It is here that we fail the test of belief in Jesus. To believe in Jesus is not to have a religious or moral idea which just happens to be Jesus-flavoured. To believe in Jesus is to trust that I am not what I actually look like to those who might try to measure my worthiness – I am not even what I look like to myself. And this is the case whether I look very impressive, or whether I look very plain. There is more to me than I can say or see, and this more is that I am embraced by mercy. The good news of the gospel is that, as one of those who fails to keep the Golden Rule – what James calls the “royal law” – I have nevertheless received mercy, are receiving mercy.
Mercy does not exclude judgement; it just changes the outcome. Mercy recognises that a benefit is not deserved, and yet gives it anyway. James argues that we who have received mercy in Christ are to be merciful to others. While we might judge, while we might seek to determine who deserves what, the act of mercy sets those judgements aside and gives without regard to what is deserved, and who is worthy.
Mercy, then, implies that we are not to love merely according to the Golden Rule – as we would ourselves be loved – but that we are to love as indeed we have been loved, if indeed we claim to have received God’s mercy. As we gather each week around the eucharistic table, we make an enacted prayer for mercy. The table is not merely a fellowship space at which all are welcome but a table for the bringing together of the penitent. The real change which takes place is not that the bread and the wine become body and blood, but that body and blood spilled and broken by us become, by God’s mercy, body and blood for us. “Amen” we say, to the declaration this is the body, the blood – Amen, Yes: what is Christ’s I receive as my own.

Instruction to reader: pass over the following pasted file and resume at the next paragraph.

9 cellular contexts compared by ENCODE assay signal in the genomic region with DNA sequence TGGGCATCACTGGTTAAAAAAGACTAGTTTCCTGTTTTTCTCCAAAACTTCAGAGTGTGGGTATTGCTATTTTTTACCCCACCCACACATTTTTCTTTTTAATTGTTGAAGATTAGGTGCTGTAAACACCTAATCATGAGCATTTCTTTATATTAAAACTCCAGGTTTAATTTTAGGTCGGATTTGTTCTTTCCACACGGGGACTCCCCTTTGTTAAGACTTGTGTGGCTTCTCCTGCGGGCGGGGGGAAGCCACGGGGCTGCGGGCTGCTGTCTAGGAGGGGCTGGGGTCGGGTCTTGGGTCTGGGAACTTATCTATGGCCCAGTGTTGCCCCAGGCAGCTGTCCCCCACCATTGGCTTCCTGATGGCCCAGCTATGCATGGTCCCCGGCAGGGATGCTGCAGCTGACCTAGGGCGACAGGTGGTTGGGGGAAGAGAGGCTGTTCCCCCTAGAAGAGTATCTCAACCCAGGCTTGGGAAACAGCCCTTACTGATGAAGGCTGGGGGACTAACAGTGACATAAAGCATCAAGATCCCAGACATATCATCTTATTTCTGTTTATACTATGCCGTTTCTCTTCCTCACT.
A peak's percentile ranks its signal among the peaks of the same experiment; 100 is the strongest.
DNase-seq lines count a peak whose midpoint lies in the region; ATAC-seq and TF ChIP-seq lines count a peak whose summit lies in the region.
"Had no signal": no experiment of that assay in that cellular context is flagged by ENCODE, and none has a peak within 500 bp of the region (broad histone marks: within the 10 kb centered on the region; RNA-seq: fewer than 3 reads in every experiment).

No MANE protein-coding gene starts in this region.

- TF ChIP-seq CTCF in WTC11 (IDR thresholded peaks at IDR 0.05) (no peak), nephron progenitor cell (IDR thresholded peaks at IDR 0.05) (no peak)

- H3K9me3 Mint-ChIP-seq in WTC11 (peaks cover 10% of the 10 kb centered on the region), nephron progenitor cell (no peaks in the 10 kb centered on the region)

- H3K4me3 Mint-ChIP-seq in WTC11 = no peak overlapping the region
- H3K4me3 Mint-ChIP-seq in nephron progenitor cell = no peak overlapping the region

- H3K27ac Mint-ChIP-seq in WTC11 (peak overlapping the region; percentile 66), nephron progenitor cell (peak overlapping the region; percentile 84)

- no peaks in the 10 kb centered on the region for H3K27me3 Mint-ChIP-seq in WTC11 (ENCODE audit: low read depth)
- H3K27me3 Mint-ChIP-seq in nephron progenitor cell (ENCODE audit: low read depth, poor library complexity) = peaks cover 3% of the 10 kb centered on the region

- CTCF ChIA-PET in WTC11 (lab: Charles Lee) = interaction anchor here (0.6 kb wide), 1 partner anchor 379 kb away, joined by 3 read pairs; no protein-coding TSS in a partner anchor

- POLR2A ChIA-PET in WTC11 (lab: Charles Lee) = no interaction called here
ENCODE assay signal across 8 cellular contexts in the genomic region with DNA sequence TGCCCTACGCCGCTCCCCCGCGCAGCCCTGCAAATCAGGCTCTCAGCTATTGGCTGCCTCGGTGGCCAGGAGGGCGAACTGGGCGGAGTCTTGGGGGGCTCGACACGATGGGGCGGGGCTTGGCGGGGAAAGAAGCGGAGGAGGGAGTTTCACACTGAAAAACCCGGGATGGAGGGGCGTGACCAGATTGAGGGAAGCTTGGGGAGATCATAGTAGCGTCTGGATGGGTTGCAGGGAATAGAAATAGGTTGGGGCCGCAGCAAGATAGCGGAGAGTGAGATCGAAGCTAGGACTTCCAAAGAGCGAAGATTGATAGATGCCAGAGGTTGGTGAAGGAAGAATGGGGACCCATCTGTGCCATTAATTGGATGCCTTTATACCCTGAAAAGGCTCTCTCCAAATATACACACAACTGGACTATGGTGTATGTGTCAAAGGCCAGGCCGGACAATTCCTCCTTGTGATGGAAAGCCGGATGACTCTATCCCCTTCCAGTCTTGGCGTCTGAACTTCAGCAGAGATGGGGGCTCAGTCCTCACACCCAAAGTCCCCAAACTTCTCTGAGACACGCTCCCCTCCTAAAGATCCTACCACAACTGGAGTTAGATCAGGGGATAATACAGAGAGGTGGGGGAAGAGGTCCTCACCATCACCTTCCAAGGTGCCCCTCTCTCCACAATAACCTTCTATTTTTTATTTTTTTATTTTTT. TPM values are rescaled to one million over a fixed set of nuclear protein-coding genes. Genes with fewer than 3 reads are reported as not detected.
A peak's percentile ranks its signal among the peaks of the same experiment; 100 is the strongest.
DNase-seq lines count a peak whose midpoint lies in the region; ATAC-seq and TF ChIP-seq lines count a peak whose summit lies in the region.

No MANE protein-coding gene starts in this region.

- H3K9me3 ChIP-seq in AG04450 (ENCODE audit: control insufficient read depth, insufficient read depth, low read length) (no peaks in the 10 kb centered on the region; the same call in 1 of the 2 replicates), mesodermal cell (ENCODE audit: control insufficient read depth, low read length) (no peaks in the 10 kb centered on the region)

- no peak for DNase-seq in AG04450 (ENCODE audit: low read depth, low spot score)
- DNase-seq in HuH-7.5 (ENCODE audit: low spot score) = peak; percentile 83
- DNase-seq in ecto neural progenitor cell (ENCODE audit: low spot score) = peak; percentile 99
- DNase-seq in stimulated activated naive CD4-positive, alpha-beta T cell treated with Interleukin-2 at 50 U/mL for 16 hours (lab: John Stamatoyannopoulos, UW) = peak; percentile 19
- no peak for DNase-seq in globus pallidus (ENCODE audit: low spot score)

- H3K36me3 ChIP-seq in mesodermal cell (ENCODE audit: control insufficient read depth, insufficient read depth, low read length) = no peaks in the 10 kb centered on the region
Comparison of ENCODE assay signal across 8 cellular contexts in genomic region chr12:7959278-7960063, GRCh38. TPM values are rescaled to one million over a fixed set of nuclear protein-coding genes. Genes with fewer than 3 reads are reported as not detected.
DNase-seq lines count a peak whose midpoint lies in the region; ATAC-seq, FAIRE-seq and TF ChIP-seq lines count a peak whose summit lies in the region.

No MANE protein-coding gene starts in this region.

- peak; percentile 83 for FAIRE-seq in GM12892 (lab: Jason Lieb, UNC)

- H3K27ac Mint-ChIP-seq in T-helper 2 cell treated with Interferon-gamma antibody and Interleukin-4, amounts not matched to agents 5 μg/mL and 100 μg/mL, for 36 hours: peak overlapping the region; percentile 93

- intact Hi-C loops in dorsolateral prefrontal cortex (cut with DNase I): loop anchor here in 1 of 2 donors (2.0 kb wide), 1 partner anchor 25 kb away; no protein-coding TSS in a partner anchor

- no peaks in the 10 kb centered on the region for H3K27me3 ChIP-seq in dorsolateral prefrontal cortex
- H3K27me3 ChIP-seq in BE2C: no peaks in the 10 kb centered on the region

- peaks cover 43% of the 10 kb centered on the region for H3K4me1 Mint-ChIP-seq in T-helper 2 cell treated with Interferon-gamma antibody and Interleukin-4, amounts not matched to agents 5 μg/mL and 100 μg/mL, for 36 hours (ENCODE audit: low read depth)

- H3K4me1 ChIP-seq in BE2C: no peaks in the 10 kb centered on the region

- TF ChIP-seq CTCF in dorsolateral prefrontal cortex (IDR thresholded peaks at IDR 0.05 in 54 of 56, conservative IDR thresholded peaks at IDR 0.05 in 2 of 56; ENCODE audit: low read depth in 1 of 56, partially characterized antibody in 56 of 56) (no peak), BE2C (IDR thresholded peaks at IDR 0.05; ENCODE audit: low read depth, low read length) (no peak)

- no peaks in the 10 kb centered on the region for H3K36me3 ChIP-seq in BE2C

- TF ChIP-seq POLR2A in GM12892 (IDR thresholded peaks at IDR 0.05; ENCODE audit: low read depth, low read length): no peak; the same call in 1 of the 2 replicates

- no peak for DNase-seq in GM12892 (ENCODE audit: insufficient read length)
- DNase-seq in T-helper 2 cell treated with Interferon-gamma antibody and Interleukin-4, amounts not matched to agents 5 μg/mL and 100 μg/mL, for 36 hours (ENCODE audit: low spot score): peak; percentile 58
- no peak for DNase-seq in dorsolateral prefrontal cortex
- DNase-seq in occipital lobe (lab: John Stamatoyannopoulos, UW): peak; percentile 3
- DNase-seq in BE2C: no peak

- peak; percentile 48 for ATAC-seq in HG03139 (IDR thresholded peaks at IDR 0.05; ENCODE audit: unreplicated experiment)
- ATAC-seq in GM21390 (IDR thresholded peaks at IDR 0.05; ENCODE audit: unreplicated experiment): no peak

To return to James’ ethical expectation: we say, usually too glibly, that we meet Christ (or God) in the person we serve (cf. Matthew 25.31-46): we are serving Christ (how good of us!) But in fact this only occurs when we also experience ourselves in the meeting with the other, for we do not discover God without discovering ourselves. What is important in our knowledge of God is knowing ourselves according to God’s knowledge of us.
And so, perhaps we are not so much to see God in the other as to be as God to them, seeing ourselves in them, as recipients of God’s mercy, just as those others might now be recipients of our mercy. James calls us to speak and act as those who are to be judged by “the law of liberty”. The “law of liberty” is the call to serve others because it is in serving we discover how God has experienced and served us, and so had mercy on us also. In serving others, God’s experience of us becomes more fully our own experience.
This is salvation: not faith “and” work (or without work, as James emphasises!), but faith through work – mercy received and enacted in the same moment.
As they seek to respond to God’s righteous command for mercy and justice without discrimination, may all God’s people discover in that response the mercy that he has had upon us, and find new freedom to walk humbly alongside him. Amen.